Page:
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T Red

How to prevent dry rot tires

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Does anyone know how to prevent tires from dry rotting?

I don't run my road tractor enough to wear out the tires before they dry rot. I just had to replace the fronts due to this. I did find some used tires but they were still expensive. Gator had the same problem had to put tubes in. Lawn mower due soon.

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? use them every month

buy some lubricant from ed miller

keep them covered from sun and air ( travel trailer store)

wear them out before old age sets in

any one have the real answer?

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I'm not sure what "dry rot" is? We get a lot of sunshine out here in western Nebraska and most tractors and equipment sits outside. I've got tires that have to be 50 or 60 years old that are still good.

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When we store grain trailers or other various pieces of equipment we dont use often, we jack them up and place blocks under the frame. This allows the wheels to be suspended in the air and keeps the weight off the tires when not in use. Takes some time to do it but its worth the time spent and by not having to spend the $$$.

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I have tires that are 40+ years old that I use every day. They have alot of cracks and are hard as a rock but work fine. As long as I keep them aired up good they seem to work well. Radials seem to fall apart when they start cracking though.

The tires that I have the best luck with are the old BFGoodrich rice and cain tires. They age really well. I don't know why but they seem to go on forever. I buy them at the salvage yard & tire shop whenever I get a chance (they are cheap also).

Thx-Ace

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The miller suggestion may be the best yet. He sells a protectant for tires. It's pricey though.

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keeping them out of the sun is what has worked for us.....have a 37 f-20 on original rubber and they still hold air but they are tough looking, probably wouldnt work them hard anymore.

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Some sort of tire shine/protectant helps to keep the rubber moist and pliable. I personally use armor all. Also the tip about jacking it up when not in use is great. If you don't park your equipment for long periods (making it unreasonable to jack it up), park it with the tires up on boards, OSB, plywood; some kind of wood. This way the wood will absorb the moisture from the ground and keep it away from the tire rubber. Tires will just inevitably dry out over time if they aren't worn out first but all these suggestions can certainly delay the process.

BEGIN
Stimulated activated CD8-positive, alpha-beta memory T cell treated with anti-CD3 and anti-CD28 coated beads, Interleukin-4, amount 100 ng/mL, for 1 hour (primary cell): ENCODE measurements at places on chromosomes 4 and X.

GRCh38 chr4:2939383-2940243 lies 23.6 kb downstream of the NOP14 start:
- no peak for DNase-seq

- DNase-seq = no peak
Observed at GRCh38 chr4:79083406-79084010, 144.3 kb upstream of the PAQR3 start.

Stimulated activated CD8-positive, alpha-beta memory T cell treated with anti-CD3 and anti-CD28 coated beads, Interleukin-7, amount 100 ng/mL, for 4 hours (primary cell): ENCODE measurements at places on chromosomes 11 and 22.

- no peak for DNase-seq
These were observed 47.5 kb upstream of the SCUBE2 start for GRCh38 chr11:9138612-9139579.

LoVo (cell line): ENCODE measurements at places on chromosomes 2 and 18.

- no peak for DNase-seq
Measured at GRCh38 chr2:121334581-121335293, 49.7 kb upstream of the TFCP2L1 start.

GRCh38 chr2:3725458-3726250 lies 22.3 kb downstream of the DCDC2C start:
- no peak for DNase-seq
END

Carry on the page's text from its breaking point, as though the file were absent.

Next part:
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General tires don't seem to dry rot,at least vintage lawn tractor sizes don't,i've noticed this for years.They must have a different compound?

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I have noticed that also. We have some old tires that are just fine. It seems the newer tires are not the same compounds as the old.

I have heard of using brake fluid. Any thoughts?

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The best way to store is a dark & dry place.I would not use brake fluid.

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Here is a link to a motorcycle discussion forum. One guy recommends food-grade silicone. There is also a link to an RV article that has some good information. I can't vouch for anything written, but it seems to make sense. The basic enemies of tires are the sun and oxygen. Keeping the sun off them and keeping the air away from the rubber has to help. Tire dealers are using nitrogen to inflate because to reduce the oxygen deterioration. A nitrogen inflated tire almost never needs air, so you know there is a benefit.

http://www.bmwmoa.org/forum/showthread.php?t=25965

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i use tire paint on mine, that or silicone spray... seems to keep them ok in florida sun.

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when I have customers come in with really pre-mature ( like 2 years) dry rot on motorcycle tires they always admit to using armor all.

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I tried the brake fluid. Put it on with a foam paint brush and wiped excess off. Some on a model T forum have used it for years with no adverse affects. Farmall 560 what is your reasoning for not using brake fluid?

I agree about the armor all.

I think the food grade silicone spray may have merit also.

I do keep these tires out of the sunlight. Jacking them up may help prevent cracking at one spot, but is not practical for my use. Plus my tires seem to crack evenly around the sidewall.

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